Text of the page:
You Get Out What You Put In…

I’ve read a lot of fair criticisms of Catholic Answers Forum, and of apologetics forums in general. The format – virtually anyone can post, and can post whenever they want – can be akin to everyone speaking at once, or shouting over each other to get noticed and responded to. Besides that, all of the factors that make YouTube comments so awful (a speaker who can remain anonymous addresses a person s/he doesn’t know, and with no editorial oversight in-between pushing “post” and the world seeing it). It’s also a surefire place to go if you want to rile up Catholics, and plenty of people avail themselves of these darker motives. So it’s no surprise that it often brings out the worst elements within both Catholicism and Protestantism, and the non-Christians, particularly atheists, who show up (be they “trolls” or honest inquirers) all too often get treated like opponents from the outset. Since anyone can post, and anyone can claim to be Catholic, there are more posts than anyone would like to acknowledge where people say things which aren’t Catholic in content and/or tone.

But there are a lot of redeeming factors as well. First, it lets people get a glimpse into the world of average faithful Catholics, rather than the more learned apologists who you might know of through books. There’s a perception that Catholic clergy are overeducated (or perhaps just miseducated) on all things religious, and lay Catholics are uneducated (or at least undereducated) on the same. CAF presents a less clear picture. While there is “Ask an Apologist” with both clerical and lay apologists responding, there’s also the general forums, where lay Catholics answer questions themselves. Sometimes, they’re right on, sometimes they’re off by a mile. But when someone presents as the Catholic position something which isn’t, they usually get correctly (often politely, even!) by other lay Catholics. In some parts of the country, it’s edifying just to know that there are devout Catholics out there somewhere, like stumbling upon a fresh Ichthys carving on a catacomb wall when you feel like the last true believer on Earth.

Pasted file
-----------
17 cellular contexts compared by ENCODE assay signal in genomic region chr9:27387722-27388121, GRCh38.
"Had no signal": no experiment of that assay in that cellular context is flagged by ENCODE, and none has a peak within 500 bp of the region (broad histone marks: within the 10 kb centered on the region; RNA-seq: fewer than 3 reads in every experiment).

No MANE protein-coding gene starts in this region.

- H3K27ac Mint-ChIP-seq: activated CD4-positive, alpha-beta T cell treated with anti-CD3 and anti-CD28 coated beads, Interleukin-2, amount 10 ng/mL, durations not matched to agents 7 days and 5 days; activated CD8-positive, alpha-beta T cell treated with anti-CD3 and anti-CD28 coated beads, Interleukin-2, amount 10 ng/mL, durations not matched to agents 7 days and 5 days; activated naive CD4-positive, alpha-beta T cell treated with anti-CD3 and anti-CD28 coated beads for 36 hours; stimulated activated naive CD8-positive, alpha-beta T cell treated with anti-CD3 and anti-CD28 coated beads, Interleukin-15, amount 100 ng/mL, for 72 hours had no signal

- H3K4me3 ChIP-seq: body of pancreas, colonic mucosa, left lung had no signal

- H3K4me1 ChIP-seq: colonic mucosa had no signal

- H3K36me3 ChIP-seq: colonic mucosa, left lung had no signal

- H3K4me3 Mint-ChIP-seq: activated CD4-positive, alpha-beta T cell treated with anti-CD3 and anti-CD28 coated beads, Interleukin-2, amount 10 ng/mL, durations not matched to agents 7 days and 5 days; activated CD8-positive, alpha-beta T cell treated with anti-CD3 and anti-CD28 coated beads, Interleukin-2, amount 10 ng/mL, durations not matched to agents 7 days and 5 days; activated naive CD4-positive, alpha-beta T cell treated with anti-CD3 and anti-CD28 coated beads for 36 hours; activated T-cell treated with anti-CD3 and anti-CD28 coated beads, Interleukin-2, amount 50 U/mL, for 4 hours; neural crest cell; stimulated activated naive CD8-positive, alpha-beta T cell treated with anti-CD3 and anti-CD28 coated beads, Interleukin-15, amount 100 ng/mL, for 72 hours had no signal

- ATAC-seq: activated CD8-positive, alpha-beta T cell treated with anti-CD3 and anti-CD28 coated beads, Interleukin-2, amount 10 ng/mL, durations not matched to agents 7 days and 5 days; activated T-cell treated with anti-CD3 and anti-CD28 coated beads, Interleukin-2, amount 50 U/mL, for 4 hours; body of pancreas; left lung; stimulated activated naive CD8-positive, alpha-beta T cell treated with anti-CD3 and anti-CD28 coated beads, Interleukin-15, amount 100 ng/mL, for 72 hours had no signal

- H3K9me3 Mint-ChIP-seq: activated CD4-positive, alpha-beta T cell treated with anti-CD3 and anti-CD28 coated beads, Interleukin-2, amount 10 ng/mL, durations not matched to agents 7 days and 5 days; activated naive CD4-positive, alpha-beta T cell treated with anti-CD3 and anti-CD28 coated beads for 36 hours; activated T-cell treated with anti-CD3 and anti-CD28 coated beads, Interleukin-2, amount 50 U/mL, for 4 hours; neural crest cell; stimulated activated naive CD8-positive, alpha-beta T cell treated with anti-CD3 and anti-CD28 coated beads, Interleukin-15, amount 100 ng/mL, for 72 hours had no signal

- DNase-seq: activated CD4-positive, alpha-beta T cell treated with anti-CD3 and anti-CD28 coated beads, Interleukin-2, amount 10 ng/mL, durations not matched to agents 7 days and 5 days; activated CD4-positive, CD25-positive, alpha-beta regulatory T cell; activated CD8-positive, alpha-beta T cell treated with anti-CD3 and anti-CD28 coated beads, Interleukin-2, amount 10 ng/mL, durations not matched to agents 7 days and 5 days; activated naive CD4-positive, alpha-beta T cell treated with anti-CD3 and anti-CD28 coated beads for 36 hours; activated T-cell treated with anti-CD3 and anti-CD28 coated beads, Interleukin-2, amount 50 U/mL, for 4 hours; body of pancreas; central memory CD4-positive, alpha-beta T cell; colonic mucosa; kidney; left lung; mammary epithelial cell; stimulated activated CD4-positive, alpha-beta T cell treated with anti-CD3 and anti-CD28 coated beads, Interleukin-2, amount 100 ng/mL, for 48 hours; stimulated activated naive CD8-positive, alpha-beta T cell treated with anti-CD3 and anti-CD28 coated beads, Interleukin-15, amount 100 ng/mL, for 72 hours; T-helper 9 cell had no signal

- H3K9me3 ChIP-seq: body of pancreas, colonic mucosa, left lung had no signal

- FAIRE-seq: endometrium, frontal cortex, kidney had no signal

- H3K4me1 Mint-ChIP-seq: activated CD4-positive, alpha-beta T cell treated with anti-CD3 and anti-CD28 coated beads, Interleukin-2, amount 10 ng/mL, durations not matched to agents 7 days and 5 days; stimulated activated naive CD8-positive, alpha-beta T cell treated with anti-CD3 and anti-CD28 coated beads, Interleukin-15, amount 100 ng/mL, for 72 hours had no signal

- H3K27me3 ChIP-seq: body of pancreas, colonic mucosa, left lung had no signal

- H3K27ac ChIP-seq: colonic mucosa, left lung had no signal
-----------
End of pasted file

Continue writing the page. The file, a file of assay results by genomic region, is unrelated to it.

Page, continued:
Often, the difference between a great conversation and an awful one is how the initial question is posted. “Questions” thinly veiling attacks on the Faith are answered more harshly than actual questions or cries for help. This thread, which inspired me to write this post, is CAF at its finest. A teenage boy feels despair at his cystic acne and social awkwardness, and within a few minutes, there are some really solid responses from people who’ve experienced both. They offer encouragement from a specifically Christian perspective, reminding him that the goal of a Catholic young man isn’t to fly “in and out of relationships” with girls, etc. It’s the sort of response which can best be provided by a place where regular Catholics can mingle and share without embarassment, and it’s one of the perks of anonymity.

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